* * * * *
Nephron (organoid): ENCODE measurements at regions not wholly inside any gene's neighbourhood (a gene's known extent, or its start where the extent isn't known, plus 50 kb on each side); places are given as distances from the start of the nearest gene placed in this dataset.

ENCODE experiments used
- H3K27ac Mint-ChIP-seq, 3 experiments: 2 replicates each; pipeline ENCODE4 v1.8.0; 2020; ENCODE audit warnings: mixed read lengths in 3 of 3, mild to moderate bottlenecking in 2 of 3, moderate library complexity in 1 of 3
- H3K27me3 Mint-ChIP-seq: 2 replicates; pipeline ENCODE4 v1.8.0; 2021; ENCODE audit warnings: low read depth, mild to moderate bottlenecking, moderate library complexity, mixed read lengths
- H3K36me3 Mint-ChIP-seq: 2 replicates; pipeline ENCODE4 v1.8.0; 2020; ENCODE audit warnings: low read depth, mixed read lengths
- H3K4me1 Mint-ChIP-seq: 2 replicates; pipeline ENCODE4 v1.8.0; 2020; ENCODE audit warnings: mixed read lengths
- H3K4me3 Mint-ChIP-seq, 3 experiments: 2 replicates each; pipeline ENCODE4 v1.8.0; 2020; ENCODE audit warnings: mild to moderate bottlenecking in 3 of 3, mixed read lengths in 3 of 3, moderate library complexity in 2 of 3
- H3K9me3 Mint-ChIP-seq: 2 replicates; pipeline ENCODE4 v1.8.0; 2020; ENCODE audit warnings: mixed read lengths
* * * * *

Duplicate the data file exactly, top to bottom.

Nephron (organoid): ENCODE measurements at regions not wholly inside any gene's neighbourhood (a gene's known extent, or its start where the extent isn't known, plus 50 kb on each side); places are given as distances from the start of the nearest gene placed in this dataset.

ENCODE experiments used
- H3K27ac Mint-ChIP-seq, 3 experiments: 2 replicates each; pipeline ENCODE4 v1.8.0; 2020; ENCODE audit warnings: mixed read lengths in 3 of 3, mild to moderate bottlenecking in 2 of 3, moderate library complexity in 1 of 3
- H3K27me3 Mint-ChIP-seq: 2 replicates; pipeline ENCODE4 v1.8.0; 2021; ENCODE audit warnings: low read depth, mild to moderate bottlenecking, moderate library complexity, mixed read lengths
- H3K36me3 Mint-ChIP-seq: 2 replicates; pipeline ENCODE4 v1.8.0; 2020; ENCODE audit warnings: low read depth, mixed read lengths
- H3K4me1 Mint-ChIP-seq: 2 replicates; pipeline ENCODE4 v1.8.0; 2020; ENCODE audit warnings: mixed read lengths
- H3K4me3 Mint-ChIP-seq, 3 experiments: 2 replicates each; pipeline ENCODE4 v1.8.0; 2020; ENCODE audit warnings: mild to moderate bottlenecking in 3 of 3, mixed read lengths in 3 of 3, moderate library complexity in 2 of 3
- H3K9me3 Mint-ChIP-seq: 2 replicates; pipeline ENCODE4 v1.8.0; 2020; ENCODE audit warnings: mixed read lengths